I never knew much about the Coopwood side of my family when I was growing up. Daddy’s father abruptly left one day when he was ten years old and daddy saw him only one more time before my grandfather died.
“You need to drive up to Holly Springs and meet that Coopwood man who is the mayor there,” a friend said to me around 1980 when I was attending Ole Miss. He was referring to Sam Coopwood who I’m no doubt related to. Sam died a few years after I graduated from Ole Miss and I have always regretted I didn’t take my friend’s advice and drive to Holly Springs and meet Sam.
All of the Coopwood unknowns changed for me ten years ago when a distant relative in Jackson, Lin Clark, called and said we were distantly related.
The night I met her in Jackson, she handed me a three-ring binder, four inches thick containing research on my Coopwood line that anyone with a PhD would envy.
My Coopwood line goes back a long way in America.
The first Coopwood to arrive in this country was Benjamin, born in Liverpool, England around 1749, and died in Alabama in 1809. Benjamin fought in the Revolutionary War and because he did, his father back in England disinherited him and instructed Benjamin to never contact them again.
Benjamin began his life in America in Orange County, Virginia, where he married Millie Thomason on February 11, 1792, and they had five sons. The family migrated from Virginia to Granger County, Tennessee, then down to Alabama where Benjamin died not long after arriving. His oldest son, Thomas, took over the family at that point, and he became a landowner and a lawyer in Alabama.
Thomas also served in Alabama’s House of Representatives and Senate. For some reason, he then moved the family to Aberdeen, Mississippi, where he continued his career as an attorney and farmer, and he served Monroe County in our legislature as well. Thomas and the next brother in line, William, played the role of parents to their much younger brother, James Monroe Coopwood. By the time the Civil War began, Thomas was an older man. Yet, he took his own money and put together a company in the Confederate Army. Thomas was killed at the Battle of Perryville, Kentucky. After the war, his children moved on to Texas and younger brother James moved to Marshall County. That is the line in which I’m descended.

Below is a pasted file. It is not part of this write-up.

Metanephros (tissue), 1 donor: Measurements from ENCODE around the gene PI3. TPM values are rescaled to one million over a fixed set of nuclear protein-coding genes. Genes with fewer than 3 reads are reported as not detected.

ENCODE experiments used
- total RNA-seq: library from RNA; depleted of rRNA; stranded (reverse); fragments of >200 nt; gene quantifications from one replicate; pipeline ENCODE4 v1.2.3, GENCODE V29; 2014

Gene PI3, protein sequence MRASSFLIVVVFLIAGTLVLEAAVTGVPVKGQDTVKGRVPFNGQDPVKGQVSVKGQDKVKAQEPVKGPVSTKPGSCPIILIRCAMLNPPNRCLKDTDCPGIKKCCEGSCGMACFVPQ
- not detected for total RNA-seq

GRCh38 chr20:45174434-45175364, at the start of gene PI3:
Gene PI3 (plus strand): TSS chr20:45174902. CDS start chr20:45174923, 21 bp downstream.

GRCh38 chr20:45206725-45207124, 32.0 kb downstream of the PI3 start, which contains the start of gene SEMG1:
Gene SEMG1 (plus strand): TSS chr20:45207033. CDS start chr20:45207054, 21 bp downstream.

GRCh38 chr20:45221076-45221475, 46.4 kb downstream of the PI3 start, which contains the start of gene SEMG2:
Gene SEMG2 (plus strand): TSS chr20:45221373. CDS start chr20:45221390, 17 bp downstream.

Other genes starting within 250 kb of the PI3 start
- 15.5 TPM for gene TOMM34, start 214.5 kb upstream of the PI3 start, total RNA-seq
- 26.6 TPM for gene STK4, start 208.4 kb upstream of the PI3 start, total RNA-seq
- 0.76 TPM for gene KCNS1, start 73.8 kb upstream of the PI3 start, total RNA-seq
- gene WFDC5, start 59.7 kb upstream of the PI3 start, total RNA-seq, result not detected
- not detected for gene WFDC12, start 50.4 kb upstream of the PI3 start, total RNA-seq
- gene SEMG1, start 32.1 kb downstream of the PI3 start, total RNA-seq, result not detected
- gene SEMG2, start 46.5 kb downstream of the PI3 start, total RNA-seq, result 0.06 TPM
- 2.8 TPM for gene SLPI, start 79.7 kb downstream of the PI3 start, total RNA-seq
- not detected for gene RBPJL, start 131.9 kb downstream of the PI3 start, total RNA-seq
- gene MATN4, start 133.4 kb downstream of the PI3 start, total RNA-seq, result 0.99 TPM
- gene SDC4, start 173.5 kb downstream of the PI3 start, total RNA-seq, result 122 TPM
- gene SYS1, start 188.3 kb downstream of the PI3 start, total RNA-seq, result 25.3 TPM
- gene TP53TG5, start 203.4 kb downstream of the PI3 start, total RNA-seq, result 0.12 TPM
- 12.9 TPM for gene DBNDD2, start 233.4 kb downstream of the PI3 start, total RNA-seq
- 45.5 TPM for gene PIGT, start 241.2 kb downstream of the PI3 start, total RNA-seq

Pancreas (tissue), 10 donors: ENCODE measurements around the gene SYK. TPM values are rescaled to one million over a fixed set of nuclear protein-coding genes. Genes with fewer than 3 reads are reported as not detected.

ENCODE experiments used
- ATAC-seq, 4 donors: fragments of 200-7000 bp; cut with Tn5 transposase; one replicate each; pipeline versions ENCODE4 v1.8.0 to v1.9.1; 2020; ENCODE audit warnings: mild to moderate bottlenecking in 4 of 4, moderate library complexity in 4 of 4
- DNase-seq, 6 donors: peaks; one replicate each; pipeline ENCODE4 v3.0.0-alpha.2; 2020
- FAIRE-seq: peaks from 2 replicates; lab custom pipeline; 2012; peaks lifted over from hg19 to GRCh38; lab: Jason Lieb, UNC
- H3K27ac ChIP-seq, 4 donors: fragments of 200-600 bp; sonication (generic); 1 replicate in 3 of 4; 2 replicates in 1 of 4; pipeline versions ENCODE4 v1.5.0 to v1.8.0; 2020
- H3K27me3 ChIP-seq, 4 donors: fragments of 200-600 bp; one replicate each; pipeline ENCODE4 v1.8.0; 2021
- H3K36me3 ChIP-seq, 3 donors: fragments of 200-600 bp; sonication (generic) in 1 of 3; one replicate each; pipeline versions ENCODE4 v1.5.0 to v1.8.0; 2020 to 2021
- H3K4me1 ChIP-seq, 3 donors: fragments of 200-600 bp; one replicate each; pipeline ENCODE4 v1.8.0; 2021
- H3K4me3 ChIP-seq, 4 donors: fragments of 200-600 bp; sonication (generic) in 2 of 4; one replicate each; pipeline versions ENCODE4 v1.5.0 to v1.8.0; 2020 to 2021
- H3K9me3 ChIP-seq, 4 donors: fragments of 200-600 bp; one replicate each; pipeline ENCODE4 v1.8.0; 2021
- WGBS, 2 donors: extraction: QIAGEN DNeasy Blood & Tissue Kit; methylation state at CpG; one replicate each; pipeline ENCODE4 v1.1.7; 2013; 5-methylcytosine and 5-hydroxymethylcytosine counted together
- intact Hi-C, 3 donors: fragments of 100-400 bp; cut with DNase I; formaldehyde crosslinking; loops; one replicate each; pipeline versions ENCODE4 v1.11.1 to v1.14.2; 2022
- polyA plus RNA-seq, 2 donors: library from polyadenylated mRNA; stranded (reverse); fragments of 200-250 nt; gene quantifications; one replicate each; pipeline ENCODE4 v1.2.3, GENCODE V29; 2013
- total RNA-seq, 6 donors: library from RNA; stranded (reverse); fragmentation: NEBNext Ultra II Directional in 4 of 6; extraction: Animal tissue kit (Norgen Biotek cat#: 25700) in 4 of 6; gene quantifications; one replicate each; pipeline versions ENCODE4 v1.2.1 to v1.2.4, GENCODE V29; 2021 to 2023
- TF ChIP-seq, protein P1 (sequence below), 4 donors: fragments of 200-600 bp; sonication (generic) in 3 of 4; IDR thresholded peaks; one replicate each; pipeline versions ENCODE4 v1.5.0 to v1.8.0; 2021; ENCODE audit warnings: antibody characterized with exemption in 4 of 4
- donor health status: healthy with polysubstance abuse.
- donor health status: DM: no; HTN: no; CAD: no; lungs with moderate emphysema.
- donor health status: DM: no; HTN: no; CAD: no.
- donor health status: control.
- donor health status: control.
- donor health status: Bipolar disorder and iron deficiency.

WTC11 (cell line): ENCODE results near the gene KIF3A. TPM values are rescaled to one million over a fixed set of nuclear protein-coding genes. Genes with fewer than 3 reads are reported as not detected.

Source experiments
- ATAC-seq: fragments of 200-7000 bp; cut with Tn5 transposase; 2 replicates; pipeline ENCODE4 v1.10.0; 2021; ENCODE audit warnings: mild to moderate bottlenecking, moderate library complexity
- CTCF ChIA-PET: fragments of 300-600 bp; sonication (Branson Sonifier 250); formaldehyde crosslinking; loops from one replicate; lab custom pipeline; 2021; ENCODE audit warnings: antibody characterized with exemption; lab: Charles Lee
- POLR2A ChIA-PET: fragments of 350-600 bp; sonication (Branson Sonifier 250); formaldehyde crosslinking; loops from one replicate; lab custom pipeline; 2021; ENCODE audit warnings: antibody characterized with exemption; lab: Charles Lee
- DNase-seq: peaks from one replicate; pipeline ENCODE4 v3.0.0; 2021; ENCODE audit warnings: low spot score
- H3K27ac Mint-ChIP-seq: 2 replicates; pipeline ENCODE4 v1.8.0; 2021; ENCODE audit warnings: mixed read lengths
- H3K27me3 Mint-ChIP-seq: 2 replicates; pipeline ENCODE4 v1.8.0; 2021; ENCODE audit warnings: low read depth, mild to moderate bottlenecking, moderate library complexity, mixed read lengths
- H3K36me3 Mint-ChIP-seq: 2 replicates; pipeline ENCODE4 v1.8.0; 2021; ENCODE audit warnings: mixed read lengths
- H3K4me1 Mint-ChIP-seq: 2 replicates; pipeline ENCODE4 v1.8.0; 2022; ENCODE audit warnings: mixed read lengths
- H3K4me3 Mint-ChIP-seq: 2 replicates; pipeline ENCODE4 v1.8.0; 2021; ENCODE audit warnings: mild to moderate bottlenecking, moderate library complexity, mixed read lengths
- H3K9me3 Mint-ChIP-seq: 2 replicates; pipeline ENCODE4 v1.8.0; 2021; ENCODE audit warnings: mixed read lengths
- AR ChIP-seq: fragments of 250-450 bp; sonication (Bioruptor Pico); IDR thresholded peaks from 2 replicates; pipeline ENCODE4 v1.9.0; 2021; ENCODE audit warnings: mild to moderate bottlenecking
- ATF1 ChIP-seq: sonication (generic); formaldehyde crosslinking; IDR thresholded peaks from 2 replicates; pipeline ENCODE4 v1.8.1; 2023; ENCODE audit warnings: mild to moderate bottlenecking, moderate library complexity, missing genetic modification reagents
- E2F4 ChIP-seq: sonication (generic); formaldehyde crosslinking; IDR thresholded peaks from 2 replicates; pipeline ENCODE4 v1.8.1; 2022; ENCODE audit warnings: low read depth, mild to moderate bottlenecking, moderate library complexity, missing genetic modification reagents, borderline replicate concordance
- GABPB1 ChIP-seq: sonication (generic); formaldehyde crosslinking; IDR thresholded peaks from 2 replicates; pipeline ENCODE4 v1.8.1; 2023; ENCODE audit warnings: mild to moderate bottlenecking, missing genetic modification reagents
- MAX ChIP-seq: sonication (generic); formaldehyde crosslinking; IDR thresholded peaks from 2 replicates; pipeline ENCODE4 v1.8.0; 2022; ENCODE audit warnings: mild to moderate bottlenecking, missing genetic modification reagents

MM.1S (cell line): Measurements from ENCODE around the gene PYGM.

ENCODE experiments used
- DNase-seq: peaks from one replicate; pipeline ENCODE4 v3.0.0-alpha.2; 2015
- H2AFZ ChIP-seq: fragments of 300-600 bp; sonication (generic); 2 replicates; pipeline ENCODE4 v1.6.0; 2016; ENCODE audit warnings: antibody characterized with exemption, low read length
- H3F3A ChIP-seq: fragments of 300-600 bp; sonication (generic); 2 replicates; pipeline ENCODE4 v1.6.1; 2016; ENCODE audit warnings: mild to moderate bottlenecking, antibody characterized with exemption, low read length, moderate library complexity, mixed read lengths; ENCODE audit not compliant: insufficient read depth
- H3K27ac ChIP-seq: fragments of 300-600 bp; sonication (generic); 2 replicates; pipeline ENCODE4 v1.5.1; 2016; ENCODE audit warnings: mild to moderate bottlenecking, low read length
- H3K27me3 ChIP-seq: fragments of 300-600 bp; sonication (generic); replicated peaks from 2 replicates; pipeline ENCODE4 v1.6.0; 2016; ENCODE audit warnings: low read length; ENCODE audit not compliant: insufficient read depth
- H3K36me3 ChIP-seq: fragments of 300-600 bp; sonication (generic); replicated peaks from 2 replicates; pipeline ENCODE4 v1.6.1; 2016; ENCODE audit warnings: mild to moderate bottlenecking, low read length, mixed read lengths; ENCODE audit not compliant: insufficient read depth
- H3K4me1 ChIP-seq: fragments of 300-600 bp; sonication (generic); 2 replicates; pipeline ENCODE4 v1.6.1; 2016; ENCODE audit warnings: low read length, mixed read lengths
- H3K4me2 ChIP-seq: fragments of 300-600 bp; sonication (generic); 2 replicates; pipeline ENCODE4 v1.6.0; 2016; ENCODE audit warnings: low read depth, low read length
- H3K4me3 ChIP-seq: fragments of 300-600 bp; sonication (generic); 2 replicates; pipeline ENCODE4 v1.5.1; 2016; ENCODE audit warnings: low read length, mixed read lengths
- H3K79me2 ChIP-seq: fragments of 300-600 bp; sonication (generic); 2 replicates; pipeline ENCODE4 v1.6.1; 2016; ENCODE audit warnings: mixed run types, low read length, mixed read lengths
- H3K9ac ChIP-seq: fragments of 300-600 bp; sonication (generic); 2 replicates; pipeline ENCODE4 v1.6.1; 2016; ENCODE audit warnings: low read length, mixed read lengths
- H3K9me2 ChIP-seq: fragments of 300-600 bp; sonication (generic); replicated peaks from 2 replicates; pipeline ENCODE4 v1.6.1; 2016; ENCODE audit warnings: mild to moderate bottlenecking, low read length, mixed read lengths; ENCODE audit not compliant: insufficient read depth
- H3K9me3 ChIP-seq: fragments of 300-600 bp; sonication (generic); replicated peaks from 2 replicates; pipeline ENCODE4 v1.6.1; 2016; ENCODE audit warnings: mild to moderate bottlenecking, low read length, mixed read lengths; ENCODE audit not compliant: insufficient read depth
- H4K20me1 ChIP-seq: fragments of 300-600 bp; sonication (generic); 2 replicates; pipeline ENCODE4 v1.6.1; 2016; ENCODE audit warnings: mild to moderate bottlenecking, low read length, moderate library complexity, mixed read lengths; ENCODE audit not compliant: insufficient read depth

I’ve always known my father’s family was from Marshall County, but up until last weekend, I had never visited that area of the state. Cindy and I got up early last Saturday morning and drove to Mt. Pleasant that is located north of Holly Springs where the Coopwoods once hailed. I stopped at the small store there and asked for directions to the town cemetery. The rain arrived as we entered the cemetery. It didn’t take five minutes before I stumbled across several Coopwood headstones. Some were so old I couldn’t read them and what was more troubling, I couldn’t find my grandfather’s grave.
The rain began to pour and Cindy ran back to the car. However, I wasn’t going to leave until I found that particular grave. After ten minutes of more walking, in another section of the cemetery, I found additional Coopwood graves. Then, moments later, I was standing over my grandfather Coopwood’s grave. It was the first time I had ever seen it.
“Francis M. Coopwood, PVT, US Marine Corps, World War I, October 1, 1899 – May 26, 1952” read the inscription. My father was a Marine in World War II; however, he never mentioned his father had served in the Marines in World War I.
What is that famous saying, “The past is always present?”
It certainly was for me that rainy day standing on top of a hill in north Mississippi.
Scott Coopwood is a seventh-generation Deltan who lives in Cleveland, Mississippi with his wife Cindy and their three children. Scott is the publisher and owner of Delta Magazine, one of the South’s leading lifestyle publications, the Delta Business Journal, the first business publication in the Mississippi Delta; and Cleveland’s weekly newspaper, The Cleveland Current.
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